Limiting microbial contamination in inhaled cannabis products
FDA researchers found there was some reduction in microbial counts by heating cannabis with a commercial vaporiser to limit microbial contamination, but they were not statistically significant.
There are major concerns about microbial contamination in cannabis, US Food and Drug Administration (FDA) researchers observed in a study. Multiple cases have been reported of infections associated with cannabis use caused by fungi and bacteria in immunocompromised individuals using inhaled cannabis material.
Investigational New Drug (IND) applications for cannabis as therapeutics tested in clinical trials must comply with FDA’s requirements and standards for drug products. This includes microbiological quality.
However, the researchers noted that testing botanical raw material for microorganisms is challenging. This is due to variables in the bioactive constituents and microbial profiles of cannabis products. The variables can lead to a diversity of bioactive characteristics and potentially varying levels of microbial populations in different products.
Heating to high temperatures is known to kill microorganisms including bacteria and fungi; however, microbial death is dependent upon exposure time and temperature.
Sopovski et al. investigated whether the heating conditions utilised in commercial vaporisers, to volatilise bioactive compounds, impacts microbial populations.
Key taxa of concern for cannabis are:
- Fungi such as Aspergillus, Mucor, and Penicillium
- Bacteria including Clostridium, Streptococcus, Salmonella, and certain Escherichia.
Microbial testing of cannabis
Initial method development studies using a cannabis placebo spiked with Escherichia coli were performed to optimise culture and recovery parameters. Subsequent studies were carried out using the cannabis placebo, low delta-9 tetrahydrocannabinol (THC) potency and high THC potency cannabis materials exposed to either no heat or heating for 30 or 70 seconds at 190°C. Phosphate-buffered saline was added to the samples and the samples agitated to suspend the microorganism. Microbial growth after no heat or heating was evaluated by plating on growth media and determining the total aerobic microbial counts and total yeast and mould counts.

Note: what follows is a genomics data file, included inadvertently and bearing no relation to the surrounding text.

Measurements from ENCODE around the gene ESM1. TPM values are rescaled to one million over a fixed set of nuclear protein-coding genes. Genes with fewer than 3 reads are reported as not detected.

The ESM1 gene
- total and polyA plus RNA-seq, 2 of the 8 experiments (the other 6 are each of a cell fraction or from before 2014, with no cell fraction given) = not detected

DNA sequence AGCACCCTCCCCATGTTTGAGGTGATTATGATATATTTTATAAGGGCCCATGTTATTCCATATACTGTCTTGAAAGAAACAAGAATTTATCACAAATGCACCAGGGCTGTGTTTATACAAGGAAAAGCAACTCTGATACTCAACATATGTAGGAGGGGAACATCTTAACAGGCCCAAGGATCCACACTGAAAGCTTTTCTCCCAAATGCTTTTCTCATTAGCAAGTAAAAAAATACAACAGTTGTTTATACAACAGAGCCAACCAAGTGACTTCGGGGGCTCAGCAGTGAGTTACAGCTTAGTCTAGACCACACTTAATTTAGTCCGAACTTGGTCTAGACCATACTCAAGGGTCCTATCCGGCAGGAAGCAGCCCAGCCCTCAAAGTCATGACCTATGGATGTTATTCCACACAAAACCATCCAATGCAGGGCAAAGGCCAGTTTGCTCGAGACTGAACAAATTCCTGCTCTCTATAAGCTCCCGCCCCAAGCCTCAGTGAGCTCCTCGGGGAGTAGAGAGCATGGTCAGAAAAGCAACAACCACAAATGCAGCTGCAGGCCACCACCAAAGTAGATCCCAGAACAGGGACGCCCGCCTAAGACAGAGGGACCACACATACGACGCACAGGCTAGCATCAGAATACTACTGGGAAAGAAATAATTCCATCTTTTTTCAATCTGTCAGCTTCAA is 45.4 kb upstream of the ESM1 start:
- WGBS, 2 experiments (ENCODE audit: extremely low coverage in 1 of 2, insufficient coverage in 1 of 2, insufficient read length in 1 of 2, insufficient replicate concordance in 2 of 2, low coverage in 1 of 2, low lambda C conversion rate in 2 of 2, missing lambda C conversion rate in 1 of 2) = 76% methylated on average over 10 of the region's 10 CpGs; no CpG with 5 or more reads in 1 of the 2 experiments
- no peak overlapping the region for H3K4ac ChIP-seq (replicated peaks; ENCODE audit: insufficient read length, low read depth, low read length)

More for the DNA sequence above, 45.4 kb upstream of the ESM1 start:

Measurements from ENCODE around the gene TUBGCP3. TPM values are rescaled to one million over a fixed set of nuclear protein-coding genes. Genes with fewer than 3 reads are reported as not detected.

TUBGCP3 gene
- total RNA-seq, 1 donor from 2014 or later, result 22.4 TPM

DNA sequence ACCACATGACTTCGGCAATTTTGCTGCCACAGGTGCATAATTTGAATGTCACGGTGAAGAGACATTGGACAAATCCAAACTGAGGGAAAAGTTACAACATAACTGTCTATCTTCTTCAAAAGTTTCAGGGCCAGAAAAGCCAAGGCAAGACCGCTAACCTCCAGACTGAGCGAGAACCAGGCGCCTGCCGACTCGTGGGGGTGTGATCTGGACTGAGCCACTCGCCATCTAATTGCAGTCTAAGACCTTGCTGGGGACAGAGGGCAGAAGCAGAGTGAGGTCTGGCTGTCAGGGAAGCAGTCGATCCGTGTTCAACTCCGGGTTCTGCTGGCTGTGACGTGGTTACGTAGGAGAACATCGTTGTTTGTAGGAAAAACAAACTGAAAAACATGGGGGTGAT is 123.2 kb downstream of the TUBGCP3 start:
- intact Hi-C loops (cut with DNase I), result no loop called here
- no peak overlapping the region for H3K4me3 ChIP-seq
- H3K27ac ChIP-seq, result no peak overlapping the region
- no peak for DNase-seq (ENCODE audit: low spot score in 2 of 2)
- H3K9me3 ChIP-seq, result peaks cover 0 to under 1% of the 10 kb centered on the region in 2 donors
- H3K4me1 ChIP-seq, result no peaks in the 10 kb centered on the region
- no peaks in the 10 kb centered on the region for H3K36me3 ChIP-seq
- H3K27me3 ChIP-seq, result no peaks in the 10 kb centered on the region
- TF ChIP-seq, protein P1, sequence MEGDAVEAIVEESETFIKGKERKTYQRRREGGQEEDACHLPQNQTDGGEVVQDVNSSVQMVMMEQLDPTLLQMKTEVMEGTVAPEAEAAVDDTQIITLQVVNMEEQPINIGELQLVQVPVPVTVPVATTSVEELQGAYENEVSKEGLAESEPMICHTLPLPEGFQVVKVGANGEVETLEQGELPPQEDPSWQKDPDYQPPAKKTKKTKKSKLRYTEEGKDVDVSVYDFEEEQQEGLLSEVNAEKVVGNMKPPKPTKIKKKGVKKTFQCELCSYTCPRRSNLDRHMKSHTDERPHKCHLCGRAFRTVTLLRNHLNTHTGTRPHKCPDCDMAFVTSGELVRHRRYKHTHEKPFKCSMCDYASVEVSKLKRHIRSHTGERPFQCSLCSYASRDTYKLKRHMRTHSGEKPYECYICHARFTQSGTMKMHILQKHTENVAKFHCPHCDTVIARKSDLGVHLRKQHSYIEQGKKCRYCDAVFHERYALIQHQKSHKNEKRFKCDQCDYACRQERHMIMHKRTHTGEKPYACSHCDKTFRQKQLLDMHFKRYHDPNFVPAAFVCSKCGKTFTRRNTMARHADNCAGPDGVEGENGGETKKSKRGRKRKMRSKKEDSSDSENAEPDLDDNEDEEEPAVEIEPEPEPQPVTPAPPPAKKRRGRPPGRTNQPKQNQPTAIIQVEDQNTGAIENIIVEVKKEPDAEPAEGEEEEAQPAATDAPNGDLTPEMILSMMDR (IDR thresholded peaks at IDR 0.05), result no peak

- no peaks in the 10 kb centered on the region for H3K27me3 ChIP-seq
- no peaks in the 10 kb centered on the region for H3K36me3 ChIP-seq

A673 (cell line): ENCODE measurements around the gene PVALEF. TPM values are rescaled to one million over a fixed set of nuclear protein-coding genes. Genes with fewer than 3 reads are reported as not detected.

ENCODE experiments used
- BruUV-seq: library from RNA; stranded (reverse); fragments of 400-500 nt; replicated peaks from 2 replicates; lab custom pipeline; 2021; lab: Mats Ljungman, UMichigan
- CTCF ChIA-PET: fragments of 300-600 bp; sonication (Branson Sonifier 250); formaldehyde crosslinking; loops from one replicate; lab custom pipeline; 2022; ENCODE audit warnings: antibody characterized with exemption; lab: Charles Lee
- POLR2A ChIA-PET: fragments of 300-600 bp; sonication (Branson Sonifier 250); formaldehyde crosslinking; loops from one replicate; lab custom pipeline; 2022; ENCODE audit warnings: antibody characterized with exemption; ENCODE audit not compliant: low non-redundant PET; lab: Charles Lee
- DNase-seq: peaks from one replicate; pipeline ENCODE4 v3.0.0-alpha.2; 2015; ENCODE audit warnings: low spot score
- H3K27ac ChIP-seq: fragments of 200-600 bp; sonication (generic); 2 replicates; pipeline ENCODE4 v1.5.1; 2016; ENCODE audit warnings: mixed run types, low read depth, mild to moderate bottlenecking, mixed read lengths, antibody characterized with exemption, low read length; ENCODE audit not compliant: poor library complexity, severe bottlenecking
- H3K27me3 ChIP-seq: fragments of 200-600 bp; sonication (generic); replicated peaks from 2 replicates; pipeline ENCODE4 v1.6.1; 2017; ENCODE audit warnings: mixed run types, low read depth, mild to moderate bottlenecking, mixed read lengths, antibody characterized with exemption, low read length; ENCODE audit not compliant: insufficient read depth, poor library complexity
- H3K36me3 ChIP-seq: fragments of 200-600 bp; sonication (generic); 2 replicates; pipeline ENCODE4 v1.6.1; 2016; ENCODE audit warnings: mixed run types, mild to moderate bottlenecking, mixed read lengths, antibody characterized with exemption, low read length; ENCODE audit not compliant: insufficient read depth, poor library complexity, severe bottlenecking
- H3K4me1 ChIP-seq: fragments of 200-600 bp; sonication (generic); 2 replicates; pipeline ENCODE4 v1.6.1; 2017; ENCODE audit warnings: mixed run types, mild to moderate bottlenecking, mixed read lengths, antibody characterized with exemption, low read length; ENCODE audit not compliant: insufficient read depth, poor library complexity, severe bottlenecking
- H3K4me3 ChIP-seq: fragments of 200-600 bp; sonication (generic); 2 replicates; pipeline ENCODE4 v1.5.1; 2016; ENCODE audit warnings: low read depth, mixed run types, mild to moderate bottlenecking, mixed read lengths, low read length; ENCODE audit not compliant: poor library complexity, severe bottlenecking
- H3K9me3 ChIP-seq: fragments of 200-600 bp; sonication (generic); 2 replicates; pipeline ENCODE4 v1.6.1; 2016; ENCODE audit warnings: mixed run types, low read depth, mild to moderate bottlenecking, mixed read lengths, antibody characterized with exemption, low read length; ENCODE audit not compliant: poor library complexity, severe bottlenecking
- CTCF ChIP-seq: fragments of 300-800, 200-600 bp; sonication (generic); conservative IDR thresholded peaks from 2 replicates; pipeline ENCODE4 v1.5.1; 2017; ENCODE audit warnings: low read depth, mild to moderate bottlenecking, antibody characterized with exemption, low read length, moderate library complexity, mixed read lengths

There has been an increase in commercial testing platforms available for microbial testing of cannabis. Most methods rely on either culture-based or polymerase chain reaction (PCR)-based approaches.
Culturing has been the standard for microbial testing and is used to quantify microorganisms in cannabis products. Recently, the FDA issued a draft Guidance for Industry entitled ‘Cannabis and Cannabis-Derived Compounds: Quality Considerations for Clinical Research’. It reflects FDA’s current thinking related to clinical research and the manufacturing of cannabis-based drug products.
The team utilised both culture and metagenomics-based approaches to evaluate impact of heating on microbial populations in cannabis products.
Vaporizing cannabis materials to reduce microbial contamination
The team concluded that while there were trends of reductions in microbial counts with heating cannabis materials to 190°C in the vaporiser for 70 seconds, these reductions were not statistically significant.
Therefore, Sopovski et al. suggested it may not be considered an effective means to limit microbial hazards associated with inhaled cannabis use. “Other microbial reduction methodologies, such as gamma irradiation, ultraviolet germicidal irradiation or pasteurisation may be needed to limit microbial hazards in cannabis material.”
The research was published in Frontiers in Cellular and Infection Microbiology,
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